Records that contain National Security classified, controlled unclassified information (CUI), PII, or other types of sensitive information are to be protected by appropriate DOT and FHWA safeguards. For example, records containing PII are to be disclosed only under limited circumstances, as outlined in the Privacy Act.
All FHWA offices are to maintain a program for the selection, protection, and reporting of vital records as required in the Agency’s Continuity of Operation Plan (COOP).
The FHWA will follow the DOT Records Departure Toolkit when FHWA employees, senior officials, and contractors are about to depart or transfer on a permanent basis, or for an extended period of time, from the employ of FHWA; this involves the review and approval of the DOT Records Exit Checklist (DOT Form 1324.3A) and the Document Removal Request Form (DOT Form 1324.3B).
What are the records management responsibilities of FHWA officials and other employees?
The Federal Highway Administrator is responsible for establishing and maintaining an active, continuing program for the economical and efficient management of the records of the Agency, as well as complying with the responsibilities of Heads of DOT Organizations as specified in Section 28.6.7 of DOT Order 1351.28.
The FHWA Records Officer is responsible for:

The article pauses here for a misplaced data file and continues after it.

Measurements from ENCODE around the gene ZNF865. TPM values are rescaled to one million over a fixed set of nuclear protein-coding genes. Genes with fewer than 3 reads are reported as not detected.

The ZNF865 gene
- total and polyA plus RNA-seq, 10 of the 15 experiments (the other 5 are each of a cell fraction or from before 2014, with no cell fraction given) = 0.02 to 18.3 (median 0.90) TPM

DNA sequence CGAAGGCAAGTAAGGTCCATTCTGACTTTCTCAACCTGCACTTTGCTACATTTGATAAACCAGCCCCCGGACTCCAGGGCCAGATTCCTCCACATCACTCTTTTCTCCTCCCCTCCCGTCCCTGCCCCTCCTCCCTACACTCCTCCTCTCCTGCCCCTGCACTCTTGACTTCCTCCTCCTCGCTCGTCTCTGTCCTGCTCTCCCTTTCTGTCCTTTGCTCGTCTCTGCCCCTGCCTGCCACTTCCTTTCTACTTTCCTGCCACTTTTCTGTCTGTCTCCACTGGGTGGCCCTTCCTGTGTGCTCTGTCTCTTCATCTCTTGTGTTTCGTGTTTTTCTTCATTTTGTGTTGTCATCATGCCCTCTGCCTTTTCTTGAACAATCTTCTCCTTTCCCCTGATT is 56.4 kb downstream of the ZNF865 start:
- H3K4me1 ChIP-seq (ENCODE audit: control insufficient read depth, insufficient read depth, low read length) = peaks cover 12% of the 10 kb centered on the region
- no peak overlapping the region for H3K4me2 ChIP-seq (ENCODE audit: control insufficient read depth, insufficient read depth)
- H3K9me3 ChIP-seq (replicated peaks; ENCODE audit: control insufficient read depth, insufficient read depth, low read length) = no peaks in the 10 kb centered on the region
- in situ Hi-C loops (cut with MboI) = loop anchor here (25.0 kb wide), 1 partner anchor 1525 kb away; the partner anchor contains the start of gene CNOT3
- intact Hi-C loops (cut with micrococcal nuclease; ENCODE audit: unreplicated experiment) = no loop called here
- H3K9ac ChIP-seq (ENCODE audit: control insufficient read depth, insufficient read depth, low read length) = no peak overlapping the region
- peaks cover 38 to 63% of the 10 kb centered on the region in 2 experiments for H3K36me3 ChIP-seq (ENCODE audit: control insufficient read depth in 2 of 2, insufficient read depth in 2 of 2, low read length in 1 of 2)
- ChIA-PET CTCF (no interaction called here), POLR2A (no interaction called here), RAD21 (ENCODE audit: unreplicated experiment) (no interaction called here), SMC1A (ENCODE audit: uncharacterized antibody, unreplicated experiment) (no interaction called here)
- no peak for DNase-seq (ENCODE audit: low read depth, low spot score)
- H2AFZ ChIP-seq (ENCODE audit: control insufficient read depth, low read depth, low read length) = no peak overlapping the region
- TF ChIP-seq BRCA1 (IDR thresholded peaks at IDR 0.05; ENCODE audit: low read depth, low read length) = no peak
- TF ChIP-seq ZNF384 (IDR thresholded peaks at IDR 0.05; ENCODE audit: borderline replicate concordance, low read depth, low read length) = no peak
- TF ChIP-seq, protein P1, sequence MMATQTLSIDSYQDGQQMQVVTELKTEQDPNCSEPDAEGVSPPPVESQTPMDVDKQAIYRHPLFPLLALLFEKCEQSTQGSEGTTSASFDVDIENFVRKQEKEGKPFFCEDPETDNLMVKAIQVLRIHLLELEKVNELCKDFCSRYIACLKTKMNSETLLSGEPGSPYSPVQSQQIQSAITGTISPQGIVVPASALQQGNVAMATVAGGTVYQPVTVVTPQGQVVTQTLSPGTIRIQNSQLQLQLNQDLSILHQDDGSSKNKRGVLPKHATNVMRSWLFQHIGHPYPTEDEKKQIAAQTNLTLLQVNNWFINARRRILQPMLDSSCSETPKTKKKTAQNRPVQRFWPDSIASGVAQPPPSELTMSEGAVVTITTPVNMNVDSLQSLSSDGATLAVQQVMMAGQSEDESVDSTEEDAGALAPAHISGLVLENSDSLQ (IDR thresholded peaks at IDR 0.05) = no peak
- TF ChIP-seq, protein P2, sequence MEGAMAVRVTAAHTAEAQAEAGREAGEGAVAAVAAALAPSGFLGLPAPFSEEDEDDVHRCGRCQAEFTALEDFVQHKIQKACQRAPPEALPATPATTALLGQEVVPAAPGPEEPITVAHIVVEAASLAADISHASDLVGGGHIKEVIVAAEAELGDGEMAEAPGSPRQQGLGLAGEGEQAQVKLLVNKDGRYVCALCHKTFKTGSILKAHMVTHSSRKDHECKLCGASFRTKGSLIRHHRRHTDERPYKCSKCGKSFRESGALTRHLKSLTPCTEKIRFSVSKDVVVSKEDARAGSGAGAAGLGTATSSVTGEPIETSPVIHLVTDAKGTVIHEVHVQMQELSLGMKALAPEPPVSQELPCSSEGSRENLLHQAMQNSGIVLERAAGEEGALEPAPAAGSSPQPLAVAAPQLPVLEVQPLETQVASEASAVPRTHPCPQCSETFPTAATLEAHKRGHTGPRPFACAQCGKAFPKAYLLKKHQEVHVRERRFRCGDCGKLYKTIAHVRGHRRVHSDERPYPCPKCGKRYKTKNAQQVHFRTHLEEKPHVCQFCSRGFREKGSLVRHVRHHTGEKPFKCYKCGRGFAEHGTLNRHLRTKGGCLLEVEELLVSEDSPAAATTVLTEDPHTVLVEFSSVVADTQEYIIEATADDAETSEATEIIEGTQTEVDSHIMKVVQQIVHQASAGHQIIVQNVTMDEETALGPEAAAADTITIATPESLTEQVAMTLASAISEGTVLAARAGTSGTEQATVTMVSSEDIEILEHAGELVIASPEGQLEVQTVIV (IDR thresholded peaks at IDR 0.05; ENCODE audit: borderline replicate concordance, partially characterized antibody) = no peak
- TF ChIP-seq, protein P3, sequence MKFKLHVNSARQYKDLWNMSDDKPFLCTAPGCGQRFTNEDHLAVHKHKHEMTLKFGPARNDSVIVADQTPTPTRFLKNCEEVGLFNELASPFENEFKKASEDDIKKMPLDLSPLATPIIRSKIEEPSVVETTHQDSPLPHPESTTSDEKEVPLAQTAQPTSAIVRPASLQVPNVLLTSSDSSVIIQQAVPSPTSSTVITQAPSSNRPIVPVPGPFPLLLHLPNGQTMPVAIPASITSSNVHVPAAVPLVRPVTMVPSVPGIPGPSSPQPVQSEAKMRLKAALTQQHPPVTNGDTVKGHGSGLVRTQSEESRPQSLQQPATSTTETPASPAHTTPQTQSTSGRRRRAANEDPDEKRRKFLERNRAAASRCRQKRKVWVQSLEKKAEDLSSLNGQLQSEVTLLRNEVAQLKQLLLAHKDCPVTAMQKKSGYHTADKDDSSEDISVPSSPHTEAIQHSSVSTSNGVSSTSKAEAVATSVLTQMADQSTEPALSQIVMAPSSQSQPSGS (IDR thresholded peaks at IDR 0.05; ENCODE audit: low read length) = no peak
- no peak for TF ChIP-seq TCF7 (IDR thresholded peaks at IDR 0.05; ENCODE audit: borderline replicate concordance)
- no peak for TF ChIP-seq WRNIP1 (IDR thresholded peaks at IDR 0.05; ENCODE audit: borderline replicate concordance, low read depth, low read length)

(1) In cooperation with NARA, developing and implementing Agency-wide records management policies, standards, and procedures consistent with DOT Order 1351.28 for the creation, use, maintenance, and disposition of official records;
(2) Assisting with overseeing the implementation of Agency-specific records management product and service acquisitions;
(3) Coordinating with NARA and FHWA Contracting Officers the interagency agreement contracts for records storage, retrieval, and other services in FRCs;
(4) Coordinating the transfer, retrieval, and re-filing of inactive records to and from FRC storage;
(5) Applying the dispositions to records stored on- and off-site and notifying the appropriate program office and the FRC facility of changes in dispositions due to updated records disposition schedules;
(6) Compiling and maintaining current records disposition schedules for all FHWA official records;
(7) Reviewing and approving or disapproving final list of records eligible for disposition;
(8) Assisting the Office of Chief Counsel, the Office of Human Resources, and program offices in the review and approval of the DOT Records Exit Checklist (DOT Form 1324.3A) and Document Removal Request Form (DOT Form 1324.3B) when FHWA employees and contractors depart FHWA;